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Obstet Gynecol. 2007 Feb;109(2 Pt 1):303-8.

Perioperative morbidity using transvaginal mesh in pelvic organ prolapse repair.

Author information

  • 1Division of Obstetrics and Gynecology, Karolinska Institutet Danderyd Hospital, 182 88 Stockholm, Sweden. daniel.altman@ds.se

Abstract

OBJECTIVE:

To describe the perioperative morbidity associated with transvaginal mesh repair of pelvic organ prolapse.

METHODS:

During a 6-month time period, 25 centers registered all surgical procedures using a commercially available mesh. The frequency and type of perioperative complications, during surgery and the associated hospital stay, were documented using a standardized protocol.

RESULTS:

During the inclusion period, 248 women underwent transvaginal mesh surgery: anterior repair in 106 patients (43%), posterior repair in 71 (29%), combined anterior and posterior repair in 20 (8%), and total repair in 51 (21%). Mean age was 67.8 years (+/-10.3 standard deviation) and median parity was 2 (range 0-6). Surgery for prolapse recurrence was performed in 56% of the patients (n=140), and 91% (n=225) had undergone at least one previous pelvic floor surgical procedure. Serious complications occurred in 4.4% of patients (n=11) and were dominated by visceral injury (10 of 11 cases). One case of bleeding in excess of 1,000 mL occurred. Minor complications occurred in 14.5% of patients (n=36), and the majority were urinary tract infections, urinary retention, and postoperative fever. A multivariable risk analysis showed that concurrent pelvic floor surgery was associated with an increased risk for minor complications, odds ratio 2.8 (95% confidence interval 1.1-6.9). There were no other predictors of outcomes when assessing the association with age, parity, weight, previous pelvic floor surgery, previous hysterectomy, or concurrent hysterectomy.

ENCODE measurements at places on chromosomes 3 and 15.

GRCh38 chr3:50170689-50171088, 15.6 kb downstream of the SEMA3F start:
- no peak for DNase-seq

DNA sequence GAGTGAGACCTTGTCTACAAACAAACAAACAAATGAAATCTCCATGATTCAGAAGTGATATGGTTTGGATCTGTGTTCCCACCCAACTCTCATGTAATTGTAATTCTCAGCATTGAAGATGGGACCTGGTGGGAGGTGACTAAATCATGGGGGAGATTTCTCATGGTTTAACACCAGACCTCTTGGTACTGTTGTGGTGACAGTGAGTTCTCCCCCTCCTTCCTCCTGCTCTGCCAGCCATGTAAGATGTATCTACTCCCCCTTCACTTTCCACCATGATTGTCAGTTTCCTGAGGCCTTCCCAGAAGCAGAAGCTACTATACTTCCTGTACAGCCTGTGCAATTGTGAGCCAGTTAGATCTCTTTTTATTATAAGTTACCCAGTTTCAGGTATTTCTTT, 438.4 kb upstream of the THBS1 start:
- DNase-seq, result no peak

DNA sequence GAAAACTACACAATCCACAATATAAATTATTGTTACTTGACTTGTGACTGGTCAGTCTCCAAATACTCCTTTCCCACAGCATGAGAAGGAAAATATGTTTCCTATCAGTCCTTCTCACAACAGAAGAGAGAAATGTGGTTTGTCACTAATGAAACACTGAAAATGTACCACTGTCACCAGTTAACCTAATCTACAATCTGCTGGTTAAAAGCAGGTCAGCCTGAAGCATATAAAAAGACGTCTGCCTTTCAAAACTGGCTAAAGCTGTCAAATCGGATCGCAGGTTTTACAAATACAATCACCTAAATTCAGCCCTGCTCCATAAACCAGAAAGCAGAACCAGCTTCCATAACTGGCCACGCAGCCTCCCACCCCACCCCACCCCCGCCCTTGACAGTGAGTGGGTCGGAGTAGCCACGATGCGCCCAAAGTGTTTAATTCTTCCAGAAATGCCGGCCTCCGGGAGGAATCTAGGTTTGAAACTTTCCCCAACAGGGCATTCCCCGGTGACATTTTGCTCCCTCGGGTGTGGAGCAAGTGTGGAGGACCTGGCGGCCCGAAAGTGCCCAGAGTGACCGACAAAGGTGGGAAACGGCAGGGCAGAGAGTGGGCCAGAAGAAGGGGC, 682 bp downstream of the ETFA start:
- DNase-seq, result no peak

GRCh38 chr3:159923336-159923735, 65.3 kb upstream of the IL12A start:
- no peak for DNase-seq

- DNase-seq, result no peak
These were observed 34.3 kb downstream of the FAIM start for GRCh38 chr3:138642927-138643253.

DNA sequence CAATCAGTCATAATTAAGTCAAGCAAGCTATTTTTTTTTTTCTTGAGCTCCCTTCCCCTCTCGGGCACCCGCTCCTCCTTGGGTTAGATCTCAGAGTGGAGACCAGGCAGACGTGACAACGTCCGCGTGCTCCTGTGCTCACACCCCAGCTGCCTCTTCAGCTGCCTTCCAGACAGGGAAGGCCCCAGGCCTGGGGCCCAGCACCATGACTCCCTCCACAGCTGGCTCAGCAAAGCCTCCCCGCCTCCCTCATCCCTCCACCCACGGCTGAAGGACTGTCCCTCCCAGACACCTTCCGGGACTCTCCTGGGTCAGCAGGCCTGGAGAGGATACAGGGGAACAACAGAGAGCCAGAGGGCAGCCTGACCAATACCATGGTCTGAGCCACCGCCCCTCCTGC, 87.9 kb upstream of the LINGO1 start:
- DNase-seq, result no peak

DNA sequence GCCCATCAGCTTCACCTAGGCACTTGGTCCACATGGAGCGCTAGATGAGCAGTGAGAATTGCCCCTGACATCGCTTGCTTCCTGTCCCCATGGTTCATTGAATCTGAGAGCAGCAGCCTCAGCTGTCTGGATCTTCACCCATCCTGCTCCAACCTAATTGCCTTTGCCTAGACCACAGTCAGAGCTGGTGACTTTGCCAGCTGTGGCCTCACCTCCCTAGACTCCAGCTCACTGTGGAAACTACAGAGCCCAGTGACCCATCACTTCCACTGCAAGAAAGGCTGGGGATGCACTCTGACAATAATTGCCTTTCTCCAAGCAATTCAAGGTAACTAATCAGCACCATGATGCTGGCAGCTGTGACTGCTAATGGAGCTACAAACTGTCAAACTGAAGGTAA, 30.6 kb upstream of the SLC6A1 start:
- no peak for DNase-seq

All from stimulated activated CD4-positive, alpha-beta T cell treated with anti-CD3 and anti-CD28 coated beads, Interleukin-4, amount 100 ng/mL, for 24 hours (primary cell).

CONCLUSION:

Perioperative serious complications are uncommon after transvaginal mesh procedures although particular care should be taken to detect visceral injury at the time of surgery.

LEVEL OF EVIDENCE:

III.

[PubMed - indexed for MEDLINE]
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